Microscopic plastics may increase risk of stroke and heart attack, study says

Doctors have warned of potentially life-threatening consequences of plastic pollution after finding a substantially increased risk of stroke, heart attack and earlier death in people whose blood vessels were contaminated with microscopic plastic.

Researchers in Naples examined fatty plaques removed from the blood vessels of patients with arterial disease and found that more than half had deposits contaminated with small particles of polyethylene or polyvinyl chloride (PVC).

Those whose plaques contained microplastics or nanoplastics were almost five times as likely to suffer a stroke, heart attack or death from any cause over the next 34 months, compared to those whose plaques were free of plastic pollution.

The findings don’t prove that plastic particles cause strokes and heart attacks – people who are more exposed to the pollution may be at greater risk for other reasons – but research on animals and human cells suggest the particles may be to blame.

“Our data will have a dramatic impact on cardiovascular health if confirmed, because we are defenseless against plastic pollution,” said Dr Raffaele Marfella, first author of the study from the University of Campania Luigi Vanvitelli in Naples. “The only defense we have available today is prevention by reducing plastic production.”

Because plastic pollution is ubiquitous and extends across the planet, Marfella says that even if society were to succeed in the monumental task of reducing plastic pollution, the health benefits of the cleanup would not be visible for years.

The doctors began the study after noticing an increase in strokes and heart attacks in patients who would normally be considered low risk. Marfella and his colleagues wondered whether plastic pollution might be involved in damaging people’s blood vessels by causing inflammation.

Writing in the New England Journal of Medicinethe doctors describe how they analyzed fatty plaques removed from 304 patients with atherosclerosis affecting the carotid arteries. The carotid arteries are the main blood vessels that supply blood to the neck, face and brain. The disease causes a buildup of plaque in the arteries, significantly increasing the risk of stroke. The plaques can be removed by a procedure called carotid endarterectomy.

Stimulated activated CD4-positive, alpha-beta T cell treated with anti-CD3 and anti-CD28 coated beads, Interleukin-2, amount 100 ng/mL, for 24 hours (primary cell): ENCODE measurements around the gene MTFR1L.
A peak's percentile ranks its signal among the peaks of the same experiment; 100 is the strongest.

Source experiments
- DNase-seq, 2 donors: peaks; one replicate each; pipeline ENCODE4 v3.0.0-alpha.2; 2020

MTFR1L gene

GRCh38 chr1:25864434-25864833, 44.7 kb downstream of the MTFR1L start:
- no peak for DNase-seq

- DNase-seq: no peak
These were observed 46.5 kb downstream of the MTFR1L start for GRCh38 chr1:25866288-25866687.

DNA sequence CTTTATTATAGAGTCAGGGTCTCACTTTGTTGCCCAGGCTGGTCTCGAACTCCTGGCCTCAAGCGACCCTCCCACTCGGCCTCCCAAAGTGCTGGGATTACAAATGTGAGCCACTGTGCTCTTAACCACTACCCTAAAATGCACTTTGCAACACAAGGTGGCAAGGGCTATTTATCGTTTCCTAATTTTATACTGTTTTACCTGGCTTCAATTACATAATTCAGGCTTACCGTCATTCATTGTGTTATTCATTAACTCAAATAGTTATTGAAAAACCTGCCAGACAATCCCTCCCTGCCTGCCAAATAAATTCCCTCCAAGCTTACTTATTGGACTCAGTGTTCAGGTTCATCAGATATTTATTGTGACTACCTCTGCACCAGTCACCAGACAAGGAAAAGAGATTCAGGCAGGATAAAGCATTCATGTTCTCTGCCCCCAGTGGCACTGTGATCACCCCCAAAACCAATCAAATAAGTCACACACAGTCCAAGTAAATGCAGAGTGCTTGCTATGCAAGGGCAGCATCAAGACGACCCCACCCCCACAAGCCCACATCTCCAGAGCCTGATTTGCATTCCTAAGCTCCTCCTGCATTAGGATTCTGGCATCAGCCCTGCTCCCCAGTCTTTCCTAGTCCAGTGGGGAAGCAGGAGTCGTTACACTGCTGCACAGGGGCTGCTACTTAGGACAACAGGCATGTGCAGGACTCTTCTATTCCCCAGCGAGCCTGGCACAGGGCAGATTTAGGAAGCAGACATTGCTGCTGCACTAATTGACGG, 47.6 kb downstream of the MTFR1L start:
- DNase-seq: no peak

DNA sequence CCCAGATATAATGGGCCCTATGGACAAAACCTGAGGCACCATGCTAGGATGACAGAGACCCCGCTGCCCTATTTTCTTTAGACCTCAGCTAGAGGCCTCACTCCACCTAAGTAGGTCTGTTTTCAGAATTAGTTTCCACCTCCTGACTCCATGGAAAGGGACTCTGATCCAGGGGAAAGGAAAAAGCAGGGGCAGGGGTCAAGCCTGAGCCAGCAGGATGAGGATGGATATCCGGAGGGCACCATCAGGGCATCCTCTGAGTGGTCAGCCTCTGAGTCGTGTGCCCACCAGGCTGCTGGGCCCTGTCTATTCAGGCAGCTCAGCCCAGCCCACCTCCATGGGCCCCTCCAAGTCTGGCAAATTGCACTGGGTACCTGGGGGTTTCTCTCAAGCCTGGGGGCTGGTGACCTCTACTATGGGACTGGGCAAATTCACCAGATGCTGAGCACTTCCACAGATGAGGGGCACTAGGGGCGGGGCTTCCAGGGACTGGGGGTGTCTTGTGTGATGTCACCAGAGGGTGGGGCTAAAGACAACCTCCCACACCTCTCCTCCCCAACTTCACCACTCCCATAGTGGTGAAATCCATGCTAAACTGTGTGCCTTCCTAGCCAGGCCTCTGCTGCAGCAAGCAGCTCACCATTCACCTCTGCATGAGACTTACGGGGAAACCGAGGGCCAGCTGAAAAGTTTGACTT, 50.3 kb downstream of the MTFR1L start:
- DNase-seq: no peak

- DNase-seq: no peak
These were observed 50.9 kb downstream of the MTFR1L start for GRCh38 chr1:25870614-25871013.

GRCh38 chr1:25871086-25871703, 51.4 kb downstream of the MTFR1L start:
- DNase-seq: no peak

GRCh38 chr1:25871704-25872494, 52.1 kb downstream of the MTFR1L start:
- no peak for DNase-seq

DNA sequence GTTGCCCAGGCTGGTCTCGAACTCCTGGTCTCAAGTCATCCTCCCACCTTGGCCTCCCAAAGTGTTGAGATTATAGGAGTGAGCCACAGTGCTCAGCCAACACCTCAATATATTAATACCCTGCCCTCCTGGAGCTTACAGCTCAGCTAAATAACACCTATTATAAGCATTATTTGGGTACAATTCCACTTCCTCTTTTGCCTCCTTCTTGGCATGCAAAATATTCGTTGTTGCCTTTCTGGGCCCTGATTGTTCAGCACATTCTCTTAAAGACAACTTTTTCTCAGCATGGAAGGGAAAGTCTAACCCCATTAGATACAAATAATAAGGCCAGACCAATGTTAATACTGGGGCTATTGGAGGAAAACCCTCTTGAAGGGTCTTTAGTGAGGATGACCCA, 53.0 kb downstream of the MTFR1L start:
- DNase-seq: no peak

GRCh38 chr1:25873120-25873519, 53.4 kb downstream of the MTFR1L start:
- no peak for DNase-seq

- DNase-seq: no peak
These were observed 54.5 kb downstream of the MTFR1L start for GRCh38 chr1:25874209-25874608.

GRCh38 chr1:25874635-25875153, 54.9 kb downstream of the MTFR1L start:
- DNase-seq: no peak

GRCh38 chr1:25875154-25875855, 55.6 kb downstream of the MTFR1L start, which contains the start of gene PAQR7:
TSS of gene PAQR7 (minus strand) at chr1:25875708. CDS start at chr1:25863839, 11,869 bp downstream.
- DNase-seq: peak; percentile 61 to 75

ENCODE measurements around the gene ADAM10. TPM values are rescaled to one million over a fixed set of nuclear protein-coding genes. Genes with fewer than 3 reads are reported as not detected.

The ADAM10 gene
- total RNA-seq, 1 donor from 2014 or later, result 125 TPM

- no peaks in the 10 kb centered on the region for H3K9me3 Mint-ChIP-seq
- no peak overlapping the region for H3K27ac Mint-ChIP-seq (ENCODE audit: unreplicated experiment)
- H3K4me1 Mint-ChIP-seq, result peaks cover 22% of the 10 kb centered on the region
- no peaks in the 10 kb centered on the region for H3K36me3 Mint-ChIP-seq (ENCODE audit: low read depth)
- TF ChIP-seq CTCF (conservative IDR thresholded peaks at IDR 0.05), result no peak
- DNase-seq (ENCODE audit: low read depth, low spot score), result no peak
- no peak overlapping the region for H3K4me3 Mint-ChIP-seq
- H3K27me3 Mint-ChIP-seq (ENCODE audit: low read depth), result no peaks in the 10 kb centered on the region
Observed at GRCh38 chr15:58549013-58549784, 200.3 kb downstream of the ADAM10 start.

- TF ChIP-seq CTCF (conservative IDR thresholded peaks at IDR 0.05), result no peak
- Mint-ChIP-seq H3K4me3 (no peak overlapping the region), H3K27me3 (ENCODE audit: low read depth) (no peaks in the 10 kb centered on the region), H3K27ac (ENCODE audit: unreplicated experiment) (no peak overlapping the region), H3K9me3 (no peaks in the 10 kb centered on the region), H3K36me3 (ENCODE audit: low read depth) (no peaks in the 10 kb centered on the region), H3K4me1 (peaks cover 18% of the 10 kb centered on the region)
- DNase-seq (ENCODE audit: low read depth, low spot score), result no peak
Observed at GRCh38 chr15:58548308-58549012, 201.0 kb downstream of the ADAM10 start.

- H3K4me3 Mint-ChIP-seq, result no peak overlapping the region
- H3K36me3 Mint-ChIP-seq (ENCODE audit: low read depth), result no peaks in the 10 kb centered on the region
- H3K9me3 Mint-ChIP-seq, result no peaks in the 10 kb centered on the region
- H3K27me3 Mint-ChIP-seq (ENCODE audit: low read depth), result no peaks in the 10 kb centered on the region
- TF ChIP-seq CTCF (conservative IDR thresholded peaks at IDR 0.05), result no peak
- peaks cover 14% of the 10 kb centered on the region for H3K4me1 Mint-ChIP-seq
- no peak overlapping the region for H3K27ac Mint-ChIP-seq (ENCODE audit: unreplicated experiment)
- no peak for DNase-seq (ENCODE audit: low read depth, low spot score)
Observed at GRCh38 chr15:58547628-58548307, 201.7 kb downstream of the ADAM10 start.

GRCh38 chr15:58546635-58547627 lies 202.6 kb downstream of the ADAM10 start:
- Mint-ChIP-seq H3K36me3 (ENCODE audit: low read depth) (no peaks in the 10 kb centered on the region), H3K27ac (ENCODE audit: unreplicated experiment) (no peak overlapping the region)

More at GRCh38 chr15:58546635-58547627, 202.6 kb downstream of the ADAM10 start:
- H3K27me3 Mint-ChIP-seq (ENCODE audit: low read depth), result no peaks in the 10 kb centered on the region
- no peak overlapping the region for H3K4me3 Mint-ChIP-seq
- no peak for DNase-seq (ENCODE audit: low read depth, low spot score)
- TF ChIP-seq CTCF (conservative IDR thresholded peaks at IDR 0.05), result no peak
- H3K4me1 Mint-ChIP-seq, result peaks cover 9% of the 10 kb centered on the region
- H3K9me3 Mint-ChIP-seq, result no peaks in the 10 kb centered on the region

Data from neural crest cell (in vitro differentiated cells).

Laboratory tests on the extracted plaques revealed polyethylene in 150 patients and polyvinyl chloride in 31 patients, in addition to signs of inflammation. When examined under an electron microscope, the researchers discovered jagged foreign particles in the fat deposits, most of which were less than a thousandth of a millimeter wide.

The doctors followed 257 patients for an average of 34 months after the carotid plaques were removed. Those who had plastic particles in their plaques were 4.5 times more likely to have a stroke or heart attack, or to die from any cause, than those whose plaques were free of plastic pollution.

Marfella said the discovery of plastic in the plaques was “surprising” and the likely effect on cardiovascular health was “concerning”. The findings may explain what doctors call “residual cardiovascular risk,” where 20%-30% of patients treated for common risk factors, such as high blood pressure and diabetes, still experience heart attacks and strokes. .

Further research is needed to confirm whether plastic pollution plays a role in strokes and heart attacks, but Marfella called for greater awareness of the potential threat.

“People need to become aware of the risks we take with our lifestyle,” he said. “I hope that the alarm message from our research will raise the awareness of citizens, especially governments, so that they finally become aware of the importance of the health of our planet. To put it in a slogan that can unite the need for health for people and the planet: plastic-free is healthy for the heart and the earth.”

Holly Shiels, professor of integrative physiology at the University of Manchester, said the impact of micro- and nanoplastics on plaque formation and coronary heart disease needs more attention. “It is conceivable that microplastics and nanoplastics, and the toxins they carry, could trigger events that lead to the development of atherosclerosis,” she said.